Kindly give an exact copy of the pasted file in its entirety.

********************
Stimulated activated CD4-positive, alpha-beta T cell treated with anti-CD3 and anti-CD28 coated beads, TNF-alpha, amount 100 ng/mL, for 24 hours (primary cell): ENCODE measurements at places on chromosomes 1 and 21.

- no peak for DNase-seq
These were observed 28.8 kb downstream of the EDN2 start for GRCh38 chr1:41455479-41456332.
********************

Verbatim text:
Stimulated activated CD4-positive, alpha-beta T cell treated with anti-CD3 and anti-CD28 coated beads, TNF-alpha, amount 100 ng/mL, for 24 hours (primary cell): ENCODE measurements at places on chromosomes 1 and 21.

- no peak for DNase-seq
These were observed 28.8 kb downstream of the EDN2 start for GRCh38 chr1:41455479-41456332.